Four NGOs from Turkey filed an appeal at the European Council Committee of Ministers on 29 July for an urgent review of the situation concerning the long-expected implementation of a European Court of Human Rights (ECHR) ruling on the execution of aggravated life sentence in Turkey.
The 2014 ECHR ruling (https://www.bbc.com/news/world-europe-26638002), in the case of Öcalan versus Turkey, had concluded that the solitary confinement imposed on Abdullah Öcalan, the leader of the Kurdistan Workers Party (PKK), and the sentence that disallowed any possibility of conditional release, constituted a violation of the third article of the European Convention on Human Rights.
The related article on the “prohibition of torture” indicates that “no one shall be subjected to torture or to inhuman or degrading treatment or punishment.”
The four NGOs which filed an appeal for an urgent review of the situation – marked by Turkey’s inactivity in implementing the ruling – were the Association of Human Rights (İHD), the Human Rights Foundation of Turkey (TİHV), the Foundation for Society and Legal Studies (TOHAV) and the Association of Law Practitioners for Freedom (ÖHD).
Speaking to MA, TOHAV Board member Ayşe Bingöl Demir explained that the European Council Committee of Ministers was a body overseeing the implementation of ECHR rulings by member states, and they believed the Committee needed to take steps, given the inaction on Turkey’s side.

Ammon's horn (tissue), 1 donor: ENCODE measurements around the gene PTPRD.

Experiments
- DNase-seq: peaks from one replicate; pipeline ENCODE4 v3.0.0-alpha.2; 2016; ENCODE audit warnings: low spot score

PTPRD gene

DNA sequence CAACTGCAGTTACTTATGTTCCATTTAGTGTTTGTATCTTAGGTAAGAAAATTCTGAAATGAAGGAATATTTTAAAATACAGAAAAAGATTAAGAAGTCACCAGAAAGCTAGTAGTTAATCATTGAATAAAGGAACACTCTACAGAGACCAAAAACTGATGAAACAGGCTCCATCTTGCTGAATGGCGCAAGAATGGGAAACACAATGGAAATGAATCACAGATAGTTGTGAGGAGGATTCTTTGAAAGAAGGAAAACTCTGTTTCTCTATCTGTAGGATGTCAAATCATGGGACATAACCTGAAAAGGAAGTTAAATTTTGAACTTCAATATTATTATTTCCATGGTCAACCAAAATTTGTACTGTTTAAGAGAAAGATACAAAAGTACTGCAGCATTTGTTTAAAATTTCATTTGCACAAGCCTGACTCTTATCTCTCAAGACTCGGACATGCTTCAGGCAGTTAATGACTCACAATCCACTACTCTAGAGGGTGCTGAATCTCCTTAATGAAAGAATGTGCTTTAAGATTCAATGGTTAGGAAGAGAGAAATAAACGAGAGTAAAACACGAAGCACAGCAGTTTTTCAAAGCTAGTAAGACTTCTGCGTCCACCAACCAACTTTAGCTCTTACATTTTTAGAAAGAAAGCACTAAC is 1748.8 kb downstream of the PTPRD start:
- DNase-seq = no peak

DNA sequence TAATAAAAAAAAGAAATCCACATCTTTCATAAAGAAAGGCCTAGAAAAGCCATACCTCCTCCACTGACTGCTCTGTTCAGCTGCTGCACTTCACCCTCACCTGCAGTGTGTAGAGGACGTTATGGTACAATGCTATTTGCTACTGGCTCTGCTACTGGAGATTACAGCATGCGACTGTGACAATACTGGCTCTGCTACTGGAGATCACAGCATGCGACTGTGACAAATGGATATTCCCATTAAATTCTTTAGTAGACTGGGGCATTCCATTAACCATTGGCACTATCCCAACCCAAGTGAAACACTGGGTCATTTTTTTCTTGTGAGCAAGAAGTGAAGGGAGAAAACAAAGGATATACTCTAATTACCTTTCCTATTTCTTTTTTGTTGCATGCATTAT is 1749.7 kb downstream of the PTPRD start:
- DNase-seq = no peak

“One step is making certain demands from Turkey,” she said, and added: “Turkey has to present a roadmap concerning how the court ruling will be implemented.”
“There’s no proposal from Turkey. There’s no step taken,” she continued. “There is no change in legislation. Motions on this subject are rejected. The Constitutional Court makes no new ruling. So the Committee of Ministers should take steps, and go ahead with new ones if Turkey insists on not implementing the court ruling.”
She pointed out that there were more than a thousand prisoners serving aggravated life sentences in Turkey, and the related ECHR ruling had great significance.
“The officials in Turkey tend to think that rulings on human rights violations can be simply responded by paying compensations. But this is not the case,” she said.
“After a ruling, depending on the legal argument and content of the ruling, the cause behind the violation has to be eliminated. The ruling in Öcalan vs. Türkiye case that the aggravated life sentence was a violation of the 3rd article ought to lead to a reassessment on Turkey’s side.”
Demir also underlined that the European Council Commitee of Ministers should work more transparently. “The process should be transparent, and not carried out just through dialogue within the Committee. It should also be accessible to NGOs, lawyers and plaintiffs,” she said.